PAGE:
So which came first, the OMA or the Foster?

In a story that could only set back architects further in the mind of the public by equating "starchitects" with "cry babies," bdonline reports that "two of the world’s leading architects, Rem Koolhaas and Norman Foster, have clashed over claims of a 'remarkable similarity' between two of their most ambitious projects," the former's Rak Gateway in the Emirates and the latter's just-revealed 6sq km "zero-carbon, zero-waste" Masdar Development in Abu Dhabi. Let's see what all the fuss is about.

Here's OMA's plan:

And here's Foster's plan:

Certainly the timing of these two square projects raises some eyebrows, though the similarities -- or at least the imagery that's being looked at -- is only the plan. I'm sure these two project "on the ground" are very different from each other. But a few thinks irk me about the hoopla, as well as the plans themselves:
:: The assertion of authorship at the scale of the city,
:: The desire to be innovative at the same scale, linked with
:: The apparent tabula rasa conditions of each, and
:: The apparent lack of learning from history at various levels.
Perhaps these two architects are learning from history, as square cities are nothing new, though let's hope they're learning from more than just the shape.

The ancient, walled city of El Kab (found here):


  1. I find Rem's to be an innovative reinterpretation of the ancient human condition--a true reflection of our epoch. I find Foster's to be little more than constipated, a mediocre cry for help. Plus Rem's has a Death star--I think Norman Foster and Renzo Piano need to get a room.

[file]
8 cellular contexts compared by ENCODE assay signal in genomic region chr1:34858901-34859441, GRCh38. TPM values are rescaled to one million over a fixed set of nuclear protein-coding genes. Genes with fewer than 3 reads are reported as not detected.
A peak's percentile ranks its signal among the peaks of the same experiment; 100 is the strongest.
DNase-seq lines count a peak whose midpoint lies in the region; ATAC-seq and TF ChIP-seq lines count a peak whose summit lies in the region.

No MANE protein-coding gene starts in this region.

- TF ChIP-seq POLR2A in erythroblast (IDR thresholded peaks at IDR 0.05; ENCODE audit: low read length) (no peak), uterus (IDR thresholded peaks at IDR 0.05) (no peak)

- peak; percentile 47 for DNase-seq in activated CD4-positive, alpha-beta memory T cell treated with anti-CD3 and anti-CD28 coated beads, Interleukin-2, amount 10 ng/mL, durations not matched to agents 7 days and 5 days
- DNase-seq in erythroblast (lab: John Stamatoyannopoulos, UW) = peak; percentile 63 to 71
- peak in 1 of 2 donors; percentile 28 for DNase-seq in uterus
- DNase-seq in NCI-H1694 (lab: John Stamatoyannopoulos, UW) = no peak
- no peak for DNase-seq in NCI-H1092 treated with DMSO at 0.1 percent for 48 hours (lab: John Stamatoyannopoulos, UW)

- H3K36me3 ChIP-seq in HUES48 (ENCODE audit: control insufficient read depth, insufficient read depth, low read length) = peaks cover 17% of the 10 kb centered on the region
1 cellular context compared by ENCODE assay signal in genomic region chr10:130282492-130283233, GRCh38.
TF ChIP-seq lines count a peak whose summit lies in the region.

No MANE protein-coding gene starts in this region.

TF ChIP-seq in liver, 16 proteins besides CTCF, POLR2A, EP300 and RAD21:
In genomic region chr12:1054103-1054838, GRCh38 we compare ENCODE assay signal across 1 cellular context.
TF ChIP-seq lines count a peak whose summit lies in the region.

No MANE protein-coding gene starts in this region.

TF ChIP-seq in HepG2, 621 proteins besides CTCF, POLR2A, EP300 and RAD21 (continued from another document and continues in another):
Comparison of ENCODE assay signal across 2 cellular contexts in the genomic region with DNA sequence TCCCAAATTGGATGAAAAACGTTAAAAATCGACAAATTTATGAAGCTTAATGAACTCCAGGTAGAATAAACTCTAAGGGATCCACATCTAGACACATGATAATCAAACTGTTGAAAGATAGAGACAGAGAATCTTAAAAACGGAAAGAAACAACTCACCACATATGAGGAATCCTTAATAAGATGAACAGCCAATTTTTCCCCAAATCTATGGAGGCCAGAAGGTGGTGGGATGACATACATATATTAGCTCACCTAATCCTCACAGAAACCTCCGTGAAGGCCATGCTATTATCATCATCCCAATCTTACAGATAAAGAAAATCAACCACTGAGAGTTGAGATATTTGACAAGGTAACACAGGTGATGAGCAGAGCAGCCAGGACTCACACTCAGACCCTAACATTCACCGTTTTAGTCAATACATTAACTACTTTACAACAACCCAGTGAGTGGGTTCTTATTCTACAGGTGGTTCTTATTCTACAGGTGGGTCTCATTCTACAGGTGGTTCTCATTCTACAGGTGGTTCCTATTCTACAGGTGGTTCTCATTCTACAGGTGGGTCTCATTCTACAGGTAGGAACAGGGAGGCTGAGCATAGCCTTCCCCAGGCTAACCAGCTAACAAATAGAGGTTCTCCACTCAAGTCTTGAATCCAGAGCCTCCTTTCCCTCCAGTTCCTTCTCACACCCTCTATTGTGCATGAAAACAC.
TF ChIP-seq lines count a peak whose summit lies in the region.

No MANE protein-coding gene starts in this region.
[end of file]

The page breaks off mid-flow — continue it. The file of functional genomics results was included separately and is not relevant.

2. I have read the article, and it's ridiculous. I don't think the case is something 'similar', those 'kids' are debating nonsense. Sometime intelligence turned adult into child.

  3. Just out of curiosity... out of all the possible examples of historical square cities, why El Kab?

  4. silly arguments aside, why not take authorship for work, at any scale?

    i am not sure what you are objecting to. the plans or the architects (it seems the latter).

    i don't know very much about rem's project, but foster's at the very least is very positive and hardly based on graphic design...though your comparison IS.


    personally i believe at that scale the plan will be less important than how it is inhabited...spiro kostoff has at least made a very convincing argument for that view in his books, as have others...

  5. Sorry to post off topic, but this weekend brings more raves about Holl's new building.


    Washington Post

  6. eric - I used El Kab as it's about the oldest square town plan I could find or think of.

    will - My argument seems to be based on graphics (though I would argue it's form/morphology) because that's what the original squabble is about. The likeness that Rem is upset about is that each plan is the same shape, though he also mentions in the article the scale, grid (apparently mixed with more open, flowing spaces in each) and the sustainable aspects; each issue could be broken down into general issues of boundary, population, morphology, and environmental attitude, this last piece of the argument being so silly as to dismiss it outright (sharing sustainable principles is a problem?!).